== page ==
South African Wild Life
Wild Life South African Project
South Africa has a large variety of wildlife, including snakes, birds, plains animals, and predators. The country has 299 species of mammals and 858 species of birds.
The Cape Buffalo, also known as the African cook, is a powerful animal that has few natural enemies. Their power and size means that they are very much able to defend themselves. They have been known to kill lions, hyena, humans, and other wild predators. Because of this they have taken their place in the African big five, elephants, lions, Cape Buffalo, rhinoceroses, and leopards. The big five are known to be some of the most dangerous and aggressive animals in Africa. Another African name for the Cape Buffalo is Black Death, because of their colour and their aggressive behavior.
The Kudu are split into two different groups, Greater Kudu and Lesser Kudu. The Greater Kudu are regularly found in South Africa. Like the Gemsbok, Kudu are African antelope. They are fast and stealthy. They are a brown-grey color with white stripes that go down the center of their body. For those two facts their African name is Grey Ghost. The males have tall spiraling horns, females regularly have no horns. Kudu are peaceful and are normally not dangerous.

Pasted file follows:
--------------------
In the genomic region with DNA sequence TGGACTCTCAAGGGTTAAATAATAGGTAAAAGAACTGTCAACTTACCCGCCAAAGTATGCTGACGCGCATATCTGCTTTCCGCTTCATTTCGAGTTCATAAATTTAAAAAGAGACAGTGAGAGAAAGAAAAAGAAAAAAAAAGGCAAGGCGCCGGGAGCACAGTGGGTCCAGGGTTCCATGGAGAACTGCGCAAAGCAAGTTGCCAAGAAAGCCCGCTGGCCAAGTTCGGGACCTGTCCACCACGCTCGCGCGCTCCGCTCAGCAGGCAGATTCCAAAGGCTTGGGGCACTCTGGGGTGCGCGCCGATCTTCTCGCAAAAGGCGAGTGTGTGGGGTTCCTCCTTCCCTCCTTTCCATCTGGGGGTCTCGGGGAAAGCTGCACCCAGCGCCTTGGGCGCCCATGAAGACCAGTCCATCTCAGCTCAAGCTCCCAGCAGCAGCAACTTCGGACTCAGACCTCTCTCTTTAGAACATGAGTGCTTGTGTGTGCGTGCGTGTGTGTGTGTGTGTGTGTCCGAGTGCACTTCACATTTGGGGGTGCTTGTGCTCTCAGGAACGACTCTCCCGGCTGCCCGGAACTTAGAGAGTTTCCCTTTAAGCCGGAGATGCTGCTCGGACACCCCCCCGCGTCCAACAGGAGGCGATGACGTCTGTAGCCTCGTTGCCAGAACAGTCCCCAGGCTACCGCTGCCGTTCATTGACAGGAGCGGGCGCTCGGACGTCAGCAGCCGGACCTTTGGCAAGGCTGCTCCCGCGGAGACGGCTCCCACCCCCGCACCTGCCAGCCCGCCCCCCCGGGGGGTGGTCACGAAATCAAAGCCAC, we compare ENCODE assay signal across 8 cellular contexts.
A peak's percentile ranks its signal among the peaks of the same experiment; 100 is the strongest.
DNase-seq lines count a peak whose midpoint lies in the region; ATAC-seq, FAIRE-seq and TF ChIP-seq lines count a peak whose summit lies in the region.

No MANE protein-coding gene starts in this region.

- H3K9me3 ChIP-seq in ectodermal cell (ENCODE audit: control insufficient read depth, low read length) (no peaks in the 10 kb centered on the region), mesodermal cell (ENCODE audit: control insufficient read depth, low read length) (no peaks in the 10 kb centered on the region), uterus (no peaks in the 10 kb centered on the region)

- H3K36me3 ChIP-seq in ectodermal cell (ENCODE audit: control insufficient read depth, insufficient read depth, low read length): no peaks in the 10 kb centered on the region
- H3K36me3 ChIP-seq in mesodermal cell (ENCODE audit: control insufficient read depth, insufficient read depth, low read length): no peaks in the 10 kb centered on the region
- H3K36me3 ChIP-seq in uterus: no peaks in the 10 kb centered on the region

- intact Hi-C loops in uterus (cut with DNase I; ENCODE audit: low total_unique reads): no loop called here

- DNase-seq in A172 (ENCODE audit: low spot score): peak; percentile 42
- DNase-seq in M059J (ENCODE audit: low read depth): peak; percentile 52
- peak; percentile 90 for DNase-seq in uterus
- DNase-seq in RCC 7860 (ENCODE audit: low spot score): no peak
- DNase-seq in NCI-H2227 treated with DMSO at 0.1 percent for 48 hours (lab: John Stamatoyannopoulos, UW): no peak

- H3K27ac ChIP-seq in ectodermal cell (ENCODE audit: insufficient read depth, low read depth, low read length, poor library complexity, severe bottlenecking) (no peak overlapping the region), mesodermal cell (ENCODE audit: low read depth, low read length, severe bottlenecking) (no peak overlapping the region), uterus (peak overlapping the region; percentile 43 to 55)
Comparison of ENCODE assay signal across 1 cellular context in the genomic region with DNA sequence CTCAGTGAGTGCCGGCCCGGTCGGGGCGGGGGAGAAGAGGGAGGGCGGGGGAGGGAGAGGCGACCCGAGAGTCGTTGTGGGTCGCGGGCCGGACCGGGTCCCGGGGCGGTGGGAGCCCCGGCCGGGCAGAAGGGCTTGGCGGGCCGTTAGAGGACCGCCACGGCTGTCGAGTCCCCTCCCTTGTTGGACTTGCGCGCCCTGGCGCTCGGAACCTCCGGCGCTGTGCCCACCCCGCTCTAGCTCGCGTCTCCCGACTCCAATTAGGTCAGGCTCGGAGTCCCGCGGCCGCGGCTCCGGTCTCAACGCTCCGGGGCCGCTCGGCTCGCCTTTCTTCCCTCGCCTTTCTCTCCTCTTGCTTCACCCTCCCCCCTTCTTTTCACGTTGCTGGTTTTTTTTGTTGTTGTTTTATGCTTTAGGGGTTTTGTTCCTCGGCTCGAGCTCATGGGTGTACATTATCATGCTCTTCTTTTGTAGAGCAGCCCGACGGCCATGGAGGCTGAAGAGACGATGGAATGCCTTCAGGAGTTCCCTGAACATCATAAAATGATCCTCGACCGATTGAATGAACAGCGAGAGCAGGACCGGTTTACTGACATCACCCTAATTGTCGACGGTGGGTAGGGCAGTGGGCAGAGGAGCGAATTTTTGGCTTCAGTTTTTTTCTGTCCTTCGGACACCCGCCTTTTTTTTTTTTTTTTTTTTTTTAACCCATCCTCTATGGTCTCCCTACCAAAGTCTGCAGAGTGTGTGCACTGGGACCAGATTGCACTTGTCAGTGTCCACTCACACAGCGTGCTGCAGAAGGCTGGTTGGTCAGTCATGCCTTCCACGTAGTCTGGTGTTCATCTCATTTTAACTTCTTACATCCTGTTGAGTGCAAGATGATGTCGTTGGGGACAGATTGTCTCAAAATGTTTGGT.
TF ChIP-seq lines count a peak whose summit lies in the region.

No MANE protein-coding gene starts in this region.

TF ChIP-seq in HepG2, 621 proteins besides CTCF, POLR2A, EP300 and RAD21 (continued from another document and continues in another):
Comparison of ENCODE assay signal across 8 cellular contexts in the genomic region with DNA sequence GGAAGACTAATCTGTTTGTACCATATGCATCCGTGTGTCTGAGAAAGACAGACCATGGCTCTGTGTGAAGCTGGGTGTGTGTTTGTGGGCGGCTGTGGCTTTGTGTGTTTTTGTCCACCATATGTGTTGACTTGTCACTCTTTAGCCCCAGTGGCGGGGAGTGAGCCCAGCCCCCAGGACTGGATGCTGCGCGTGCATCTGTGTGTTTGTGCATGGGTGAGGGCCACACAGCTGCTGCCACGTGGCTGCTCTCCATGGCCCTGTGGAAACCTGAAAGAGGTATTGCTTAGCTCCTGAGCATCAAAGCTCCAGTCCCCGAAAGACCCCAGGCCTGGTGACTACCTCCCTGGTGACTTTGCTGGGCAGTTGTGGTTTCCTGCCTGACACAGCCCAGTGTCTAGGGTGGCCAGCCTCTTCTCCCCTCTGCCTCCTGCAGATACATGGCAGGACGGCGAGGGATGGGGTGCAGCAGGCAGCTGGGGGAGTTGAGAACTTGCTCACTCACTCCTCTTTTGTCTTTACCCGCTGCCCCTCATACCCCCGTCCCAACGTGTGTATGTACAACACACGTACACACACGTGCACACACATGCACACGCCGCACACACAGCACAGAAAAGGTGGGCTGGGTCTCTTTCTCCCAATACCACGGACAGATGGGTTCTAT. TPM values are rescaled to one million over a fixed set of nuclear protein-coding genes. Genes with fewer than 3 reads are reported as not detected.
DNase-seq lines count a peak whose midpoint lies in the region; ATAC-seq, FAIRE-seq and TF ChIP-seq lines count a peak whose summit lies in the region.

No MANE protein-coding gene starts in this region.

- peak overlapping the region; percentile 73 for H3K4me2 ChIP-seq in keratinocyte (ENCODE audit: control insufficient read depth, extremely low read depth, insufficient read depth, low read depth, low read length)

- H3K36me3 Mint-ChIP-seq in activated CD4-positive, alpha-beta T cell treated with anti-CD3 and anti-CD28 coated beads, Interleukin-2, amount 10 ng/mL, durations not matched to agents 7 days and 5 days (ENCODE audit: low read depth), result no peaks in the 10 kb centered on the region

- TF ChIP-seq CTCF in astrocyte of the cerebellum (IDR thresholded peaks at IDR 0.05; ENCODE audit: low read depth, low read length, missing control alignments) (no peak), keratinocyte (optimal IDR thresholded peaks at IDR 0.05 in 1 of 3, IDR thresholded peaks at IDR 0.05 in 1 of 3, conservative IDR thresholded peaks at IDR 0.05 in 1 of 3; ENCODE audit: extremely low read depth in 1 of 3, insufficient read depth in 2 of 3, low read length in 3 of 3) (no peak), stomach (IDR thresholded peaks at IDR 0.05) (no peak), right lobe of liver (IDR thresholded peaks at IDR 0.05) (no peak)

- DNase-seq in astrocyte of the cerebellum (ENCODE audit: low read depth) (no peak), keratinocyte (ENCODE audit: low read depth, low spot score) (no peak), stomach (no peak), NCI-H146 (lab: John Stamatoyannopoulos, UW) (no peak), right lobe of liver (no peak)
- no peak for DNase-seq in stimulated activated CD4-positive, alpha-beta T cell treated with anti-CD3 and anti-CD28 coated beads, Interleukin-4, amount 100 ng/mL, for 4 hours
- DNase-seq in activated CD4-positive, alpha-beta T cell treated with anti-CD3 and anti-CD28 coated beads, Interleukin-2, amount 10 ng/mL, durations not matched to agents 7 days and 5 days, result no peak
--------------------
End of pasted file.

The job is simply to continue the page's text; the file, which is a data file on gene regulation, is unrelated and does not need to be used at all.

The African Oryx Gazella also known as Gemsbuck or Gemsbok are African plains animals that travel in groups of 10-45. The Gemsbuck's groups are set up with a dominant male and in most cases a few dominant females. Male's horns are straight and pointed at the tip. Because of this they have been known to impale attacking lions. Females horns can be the same but sometimes they are curved backward. *There are two different varieties of Gemsbok, the southern and the northern. The southern variety have longer horns and the northern have black fringed ears. The Northern Gemsbok are rarely seen in South Africa.
The Cape cobra (Naja nivea), also called the yellow cobra is a moderately sized, highly venomous cobra inhabiting a wide variety of biomes across southern Africa including arid savanna, fynbos, bushveld, desert and semi-desert regions. The species is diurnal and is a feeding generalist, preying on a number of different species and carrion. Predators of this species include birds of prey and different species of mongoose. The Cape cobra is also known as the "geelslang" (yellow snake) and "bruinkapel" (brown cobra) in South Africa.
An endangered species is a population of organisms which is at risk of becoming extinct because it is either few in numbers, or threatened by changing environmental or predation parameters. The International Union for Conservation of Nature (IUCN) has calculated the percentage of endangered species.
IUCN categories, and some animals in those categories, include:
Extinct: Examples: Thylacine, Dinosaurs, Pterosaurs, Javan Tiger, Dodo, Passenger Pigeon, Caribbean Monk Seal, Steller's Sea Cow, Aurochs, Elephant Bird, Moa, Haast's Eagle, Woolly Mammoth, Woolly Rhinoceros, Dusky Seaside Sparrow, Golden Toad, Toolache Wallaby, Western Black Rhinoceros, Zanzibar leopard